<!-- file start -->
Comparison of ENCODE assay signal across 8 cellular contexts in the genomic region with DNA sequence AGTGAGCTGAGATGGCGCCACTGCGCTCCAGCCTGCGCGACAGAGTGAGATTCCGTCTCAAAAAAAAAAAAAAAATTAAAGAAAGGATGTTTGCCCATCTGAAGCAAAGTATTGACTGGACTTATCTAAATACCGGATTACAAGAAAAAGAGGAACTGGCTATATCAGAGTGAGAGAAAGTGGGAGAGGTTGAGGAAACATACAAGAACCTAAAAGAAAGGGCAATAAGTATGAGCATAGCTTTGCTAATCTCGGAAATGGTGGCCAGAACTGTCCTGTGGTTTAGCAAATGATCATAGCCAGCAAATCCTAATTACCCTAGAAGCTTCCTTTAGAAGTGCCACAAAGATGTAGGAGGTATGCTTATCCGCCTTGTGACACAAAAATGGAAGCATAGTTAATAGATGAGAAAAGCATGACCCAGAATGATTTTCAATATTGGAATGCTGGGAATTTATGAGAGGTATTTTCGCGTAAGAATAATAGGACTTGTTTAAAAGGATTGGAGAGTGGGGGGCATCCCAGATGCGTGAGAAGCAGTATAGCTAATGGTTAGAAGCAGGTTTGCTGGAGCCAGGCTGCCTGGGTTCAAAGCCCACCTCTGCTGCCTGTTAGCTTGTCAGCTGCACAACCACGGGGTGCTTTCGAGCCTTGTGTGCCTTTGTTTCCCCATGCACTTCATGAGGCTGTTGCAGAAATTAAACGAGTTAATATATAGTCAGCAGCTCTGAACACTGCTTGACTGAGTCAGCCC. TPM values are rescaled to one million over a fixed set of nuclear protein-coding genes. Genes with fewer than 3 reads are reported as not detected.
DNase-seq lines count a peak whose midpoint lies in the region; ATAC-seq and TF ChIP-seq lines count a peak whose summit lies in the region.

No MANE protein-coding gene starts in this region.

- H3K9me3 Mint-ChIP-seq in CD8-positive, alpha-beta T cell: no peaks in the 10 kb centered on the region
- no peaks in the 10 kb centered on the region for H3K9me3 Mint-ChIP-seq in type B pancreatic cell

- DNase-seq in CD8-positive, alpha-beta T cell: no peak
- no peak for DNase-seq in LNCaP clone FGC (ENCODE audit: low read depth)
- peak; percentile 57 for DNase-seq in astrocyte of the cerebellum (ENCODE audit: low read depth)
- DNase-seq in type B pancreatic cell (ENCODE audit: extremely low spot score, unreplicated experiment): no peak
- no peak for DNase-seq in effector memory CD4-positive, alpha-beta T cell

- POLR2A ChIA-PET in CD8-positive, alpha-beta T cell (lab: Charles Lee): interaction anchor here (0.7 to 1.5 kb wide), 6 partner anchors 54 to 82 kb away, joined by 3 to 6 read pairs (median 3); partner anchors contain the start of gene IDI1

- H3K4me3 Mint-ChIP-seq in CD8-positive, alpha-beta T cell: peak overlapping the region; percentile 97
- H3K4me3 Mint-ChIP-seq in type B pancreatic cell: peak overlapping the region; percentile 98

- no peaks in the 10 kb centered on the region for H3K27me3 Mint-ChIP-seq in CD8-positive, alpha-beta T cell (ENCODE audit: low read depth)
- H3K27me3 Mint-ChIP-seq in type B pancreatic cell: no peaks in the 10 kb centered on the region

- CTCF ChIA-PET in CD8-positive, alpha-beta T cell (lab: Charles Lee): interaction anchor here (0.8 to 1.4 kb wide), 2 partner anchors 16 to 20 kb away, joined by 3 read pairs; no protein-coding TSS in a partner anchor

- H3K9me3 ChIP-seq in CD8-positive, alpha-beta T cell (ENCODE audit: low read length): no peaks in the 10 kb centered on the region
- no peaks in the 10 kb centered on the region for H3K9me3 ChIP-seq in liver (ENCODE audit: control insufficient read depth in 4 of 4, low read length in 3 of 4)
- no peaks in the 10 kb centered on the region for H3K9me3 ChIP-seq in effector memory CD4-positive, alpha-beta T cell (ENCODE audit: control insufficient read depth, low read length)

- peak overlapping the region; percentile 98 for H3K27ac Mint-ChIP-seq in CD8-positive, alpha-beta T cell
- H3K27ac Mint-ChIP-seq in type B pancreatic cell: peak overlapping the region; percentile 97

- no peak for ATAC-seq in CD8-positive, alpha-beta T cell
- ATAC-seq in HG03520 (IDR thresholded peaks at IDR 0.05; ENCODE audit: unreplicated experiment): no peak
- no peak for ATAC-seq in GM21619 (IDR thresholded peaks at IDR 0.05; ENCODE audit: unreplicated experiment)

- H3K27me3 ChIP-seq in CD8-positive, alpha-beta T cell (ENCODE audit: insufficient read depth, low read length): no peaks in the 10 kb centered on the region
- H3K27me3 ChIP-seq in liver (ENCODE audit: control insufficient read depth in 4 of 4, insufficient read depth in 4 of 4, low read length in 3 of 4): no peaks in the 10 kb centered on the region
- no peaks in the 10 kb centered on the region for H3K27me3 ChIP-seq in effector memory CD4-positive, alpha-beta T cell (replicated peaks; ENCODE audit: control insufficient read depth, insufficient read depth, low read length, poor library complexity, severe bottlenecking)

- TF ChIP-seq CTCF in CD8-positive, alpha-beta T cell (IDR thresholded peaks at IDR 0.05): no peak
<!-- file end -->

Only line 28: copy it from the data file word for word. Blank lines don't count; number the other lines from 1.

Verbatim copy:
- TF ChIP-seq CTCF in CD8-positive, alpha-beta T cell (IDR thresholded peaks at IDR 0.05): no peak